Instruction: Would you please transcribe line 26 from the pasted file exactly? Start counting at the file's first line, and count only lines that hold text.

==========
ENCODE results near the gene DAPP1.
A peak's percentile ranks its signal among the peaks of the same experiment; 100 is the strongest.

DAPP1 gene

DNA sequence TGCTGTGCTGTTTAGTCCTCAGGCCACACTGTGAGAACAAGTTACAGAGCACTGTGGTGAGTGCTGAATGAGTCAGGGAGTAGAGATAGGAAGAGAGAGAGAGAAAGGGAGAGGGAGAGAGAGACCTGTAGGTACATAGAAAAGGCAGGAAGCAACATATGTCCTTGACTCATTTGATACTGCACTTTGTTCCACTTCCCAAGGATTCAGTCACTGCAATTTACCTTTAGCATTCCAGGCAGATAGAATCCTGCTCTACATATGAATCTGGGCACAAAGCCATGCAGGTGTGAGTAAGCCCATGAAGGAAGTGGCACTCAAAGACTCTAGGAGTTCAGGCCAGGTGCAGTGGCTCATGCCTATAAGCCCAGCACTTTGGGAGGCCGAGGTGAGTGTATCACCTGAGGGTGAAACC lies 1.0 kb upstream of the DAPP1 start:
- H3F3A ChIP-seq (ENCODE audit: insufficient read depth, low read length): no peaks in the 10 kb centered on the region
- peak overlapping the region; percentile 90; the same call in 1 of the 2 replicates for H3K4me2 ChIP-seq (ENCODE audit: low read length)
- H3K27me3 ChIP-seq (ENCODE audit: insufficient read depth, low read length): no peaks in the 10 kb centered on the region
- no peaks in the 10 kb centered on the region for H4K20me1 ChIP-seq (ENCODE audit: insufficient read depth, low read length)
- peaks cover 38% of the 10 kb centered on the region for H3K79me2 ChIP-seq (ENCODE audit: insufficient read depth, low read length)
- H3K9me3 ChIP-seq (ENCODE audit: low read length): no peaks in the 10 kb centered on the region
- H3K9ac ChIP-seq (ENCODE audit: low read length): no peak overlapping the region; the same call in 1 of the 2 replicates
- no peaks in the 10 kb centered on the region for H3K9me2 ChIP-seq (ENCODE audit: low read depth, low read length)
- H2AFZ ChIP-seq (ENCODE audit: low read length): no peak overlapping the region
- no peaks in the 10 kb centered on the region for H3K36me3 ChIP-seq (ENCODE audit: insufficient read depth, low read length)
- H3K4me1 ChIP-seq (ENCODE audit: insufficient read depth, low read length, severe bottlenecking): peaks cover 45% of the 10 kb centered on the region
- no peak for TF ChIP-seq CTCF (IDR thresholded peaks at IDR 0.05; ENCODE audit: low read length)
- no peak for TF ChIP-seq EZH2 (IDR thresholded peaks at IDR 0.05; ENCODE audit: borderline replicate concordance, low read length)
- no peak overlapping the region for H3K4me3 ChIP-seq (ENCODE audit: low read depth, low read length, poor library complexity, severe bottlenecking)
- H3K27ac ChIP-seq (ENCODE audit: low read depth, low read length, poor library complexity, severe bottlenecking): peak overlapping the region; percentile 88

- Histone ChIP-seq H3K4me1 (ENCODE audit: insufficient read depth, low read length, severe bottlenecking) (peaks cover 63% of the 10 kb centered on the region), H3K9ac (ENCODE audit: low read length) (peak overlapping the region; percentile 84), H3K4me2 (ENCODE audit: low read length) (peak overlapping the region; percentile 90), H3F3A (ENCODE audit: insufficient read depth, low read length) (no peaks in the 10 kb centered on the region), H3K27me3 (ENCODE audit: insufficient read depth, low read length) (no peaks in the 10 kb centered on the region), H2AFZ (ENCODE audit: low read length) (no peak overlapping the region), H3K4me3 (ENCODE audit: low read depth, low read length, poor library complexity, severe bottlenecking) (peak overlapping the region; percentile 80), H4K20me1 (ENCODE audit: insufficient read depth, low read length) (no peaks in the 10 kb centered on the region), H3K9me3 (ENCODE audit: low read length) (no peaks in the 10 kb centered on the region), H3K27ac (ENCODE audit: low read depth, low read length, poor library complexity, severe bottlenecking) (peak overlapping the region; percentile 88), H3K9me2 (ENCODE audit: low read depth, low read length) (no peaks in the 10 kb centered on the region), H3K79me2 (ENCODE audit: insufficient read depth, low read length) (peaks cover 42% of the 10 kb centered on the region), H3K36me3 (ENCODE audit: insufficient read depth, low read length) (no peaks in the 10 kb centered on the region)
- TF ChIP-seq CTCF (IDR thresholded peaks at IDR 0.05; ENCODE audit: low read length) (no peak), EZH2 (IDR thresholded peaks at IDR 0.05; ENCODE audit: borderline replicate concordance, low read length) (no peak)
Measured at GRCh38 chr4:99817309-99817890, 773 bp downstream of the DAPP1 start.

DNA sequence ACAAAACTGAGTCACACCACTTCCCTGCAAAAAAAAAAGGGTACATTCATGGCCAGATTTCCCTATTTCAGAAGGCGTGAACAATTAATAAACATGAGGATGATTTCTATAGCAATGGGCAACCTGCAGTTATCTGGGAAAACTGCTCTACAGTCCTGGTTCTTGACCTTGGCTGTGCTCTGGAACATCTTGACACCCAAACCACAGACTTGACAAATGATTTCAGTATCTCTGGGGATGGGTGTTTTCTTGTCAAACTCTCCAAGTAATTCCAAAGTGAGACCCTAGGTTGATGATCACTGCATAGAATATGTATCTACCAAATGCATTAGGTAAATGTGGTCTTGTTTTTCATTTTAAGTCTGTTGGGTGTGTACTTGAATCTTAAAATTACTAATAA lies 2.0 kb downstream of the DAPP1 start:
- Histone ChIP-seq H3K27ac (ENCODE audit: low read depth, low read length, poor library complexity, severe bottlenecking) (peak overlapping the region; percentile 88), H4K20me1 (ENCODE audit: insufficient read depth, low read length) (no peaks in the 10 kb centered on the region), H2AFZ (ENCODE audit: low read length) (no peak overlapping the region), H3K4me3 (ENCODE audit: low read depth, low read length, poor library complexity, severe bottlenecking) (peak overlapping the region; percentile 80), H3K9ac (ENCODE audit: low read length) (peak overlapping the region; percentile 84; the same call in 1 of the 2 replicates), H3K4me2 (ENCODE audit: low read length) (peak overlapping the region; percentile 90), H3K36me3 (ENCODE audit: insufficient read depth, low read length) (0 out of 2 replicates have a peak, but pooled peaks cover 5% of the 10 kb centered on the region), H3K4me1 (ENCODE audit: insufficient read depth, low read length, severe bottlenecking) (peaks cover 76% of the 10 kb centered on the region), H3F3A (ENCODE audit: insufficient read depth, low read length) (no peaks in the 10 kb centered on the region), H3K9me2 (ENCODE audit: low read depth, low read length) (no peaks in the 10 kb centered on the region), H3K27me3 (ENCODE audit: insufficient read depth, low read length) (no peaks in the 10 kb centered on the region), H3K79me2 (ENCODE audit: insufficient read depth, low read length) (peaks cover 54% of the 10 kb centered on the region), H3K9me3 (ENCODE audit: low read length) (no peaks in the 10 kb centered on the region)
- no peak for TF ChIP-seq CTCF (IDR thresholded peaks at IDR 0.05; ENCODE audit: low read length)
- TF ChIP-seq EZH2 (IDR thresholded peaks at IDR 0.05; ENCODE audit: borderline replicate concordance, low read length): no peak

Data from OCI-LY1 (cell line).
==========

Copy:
- TF ChIP-seq EZH2 (IDR thresholded peaks at IDR 0.05; ENCODE audit: borderline replicate concordance, low read length): no peak